Given the 25% weighting the big four banks have on the broader ASX 200, it’s easy to understand why the index has found strong selling pressure of late, breaking key trend support lines in the process.
Since around mid-2012, price action in the banks changed significantly. This was perhaps aided by European Central Bank (ECB) governor Mario Draghi’s promises to ‘do whatever it takes’ to save the Eurozone. The other key catalyst was the fact the market simultaneously caught wind that the Reserve Bank of Australia (RBA) would lower interest rates further. This clearly materialised, with the cash rate cut by another 100 basis points to the current record low of 2.5%.
The key point here is this: when adjusted for inflation, capital gains or tax (in the case of term deposits), many instruments with a maturity of five years or less have a negative ‘real’ return. Similar to what we have seen in Europe, Japan and the US, the Australian central bank has effectively pushed investors into assets that have a positive ‘real’ return (i.e. yields adjusted for inflation). Naturally, when the banks hold a net yield above 5% and stable earnings streams, this is seen as a compelling place to invest.
The question everyone is asking
So, is the so-called ‘yield trade’ now over? Firstly, it has to be said that the RBA won’t be cutting rates anytime soon, nor will they be hiking them either. Given the RBA’s recent inflation forecasts, it makes sense for them to be on hold until well into 2015, which in theory should support the banks as traders can still get dividend income. Still, if we think of the banks as a quasi-bond, we therefore need to compare the banks to other debt instruments like Australian government bonds (AGBs). It’s from here we can see an increasing correlation between selling in AGBs and the banks’ falling share price.
Here we have to look at the Federal Reserve and the market’s belief that the US central bank will raise short-term rates four to five times in 2015, and maybe even a further six times in 2016. These expectations will be tempered on further USD strength, given the influence the currency has on inflation.
Still, it’s hard not to see the rise in expectations of late. If we look at the yield on the US ten-year bond, we have seen strong selling (traders will generally sell bonds when expectations increase around a future interest rate hike) with yields rising from 2.32% at the start of the month to a high of 2.65%. You can see the price here on IG’s platform, with the price falling from 12,589 to 12,350 (see 10-year T-Note Decimalised). This move in the bond market is central to every asset class.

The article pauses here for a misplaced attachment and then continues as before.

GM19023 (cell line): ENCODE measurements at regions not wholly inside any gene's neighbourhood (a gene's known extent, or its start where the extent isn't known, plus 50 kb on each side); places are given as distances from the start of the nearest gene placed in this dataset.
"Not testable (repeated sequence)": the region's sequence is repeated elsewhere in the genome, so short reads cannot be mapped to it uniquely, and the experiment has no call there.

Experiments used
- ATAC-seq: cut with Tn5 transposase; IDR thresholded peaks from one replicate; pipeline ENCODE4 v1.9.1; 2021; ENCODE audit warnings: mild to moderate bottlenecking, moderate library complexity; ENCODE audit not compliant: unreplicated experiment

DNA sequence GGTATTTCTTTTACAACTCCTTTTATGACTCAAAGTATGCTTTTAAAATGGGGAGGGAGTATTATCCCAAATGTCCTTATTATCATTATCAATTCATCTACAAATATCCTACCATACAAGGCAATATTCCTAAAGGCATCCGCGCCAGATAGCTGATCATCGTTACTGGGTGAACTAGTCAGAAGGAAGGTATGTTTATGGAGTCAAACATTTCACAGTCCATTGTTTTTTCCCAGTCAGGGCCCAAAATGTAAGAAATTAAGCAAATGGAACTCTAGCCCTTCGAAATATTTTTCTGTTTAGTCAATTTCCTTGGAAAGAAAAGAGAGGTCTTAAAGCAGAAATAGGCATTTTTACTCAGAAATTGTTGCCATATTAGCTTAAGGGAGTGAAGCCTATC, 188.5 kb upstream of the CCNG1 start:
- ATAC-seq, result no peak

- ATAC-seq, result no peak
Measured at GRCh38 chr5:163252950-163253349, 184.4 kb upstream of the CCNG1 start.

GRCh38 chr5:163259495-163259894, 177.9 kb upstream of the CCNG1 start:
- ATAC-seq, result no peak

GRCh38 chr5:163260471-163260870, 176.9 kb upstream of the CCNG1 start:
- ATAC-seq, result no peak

We live in a world that is now adjusting to the idea that the world’s most influential central bank will tighten policy next year. This is having a major impact on the financial landscape.
Since 5 September, we have seen the AUD/USD collapse from $0.9402 to the $0.8850 level. This has been predominantly driven by traders unwinding trades which took advantage of high-yielding assets (which of course Australia provided). However, concerns around China’s growth and the potential for macro-prudential tools being implemented to cool the Australian housing market are also having an influence. The fall in the AUD is having a major knock-on effect on banks’ share prices and here we need to remember just over 40% of the Australian equity market is foreign-owned. So the falling currency acts as a major headwind on portfolios and, while hedging can mitigate this exposure, it’s rarely perfect.
You can see the correlation between AUD/USD and CBA from the hourly chart. With this correlation in mind, we need to take a view on US bonds and also the AUD/USD. The trend is lower in AUD/USD, although, with the 14-day RSI at 24, the pair is grossly oversold. My bias is to sell rallies to the $0.8950 area. However, foreigners are clearly liquidating Australian equities (notably banking stocks), given the free-falling local unit. I also feel US bond yields will continue to rise over a medium-term view, although they are a touch oversold at present. Both these factors suggest the banks have sizeable headwinds.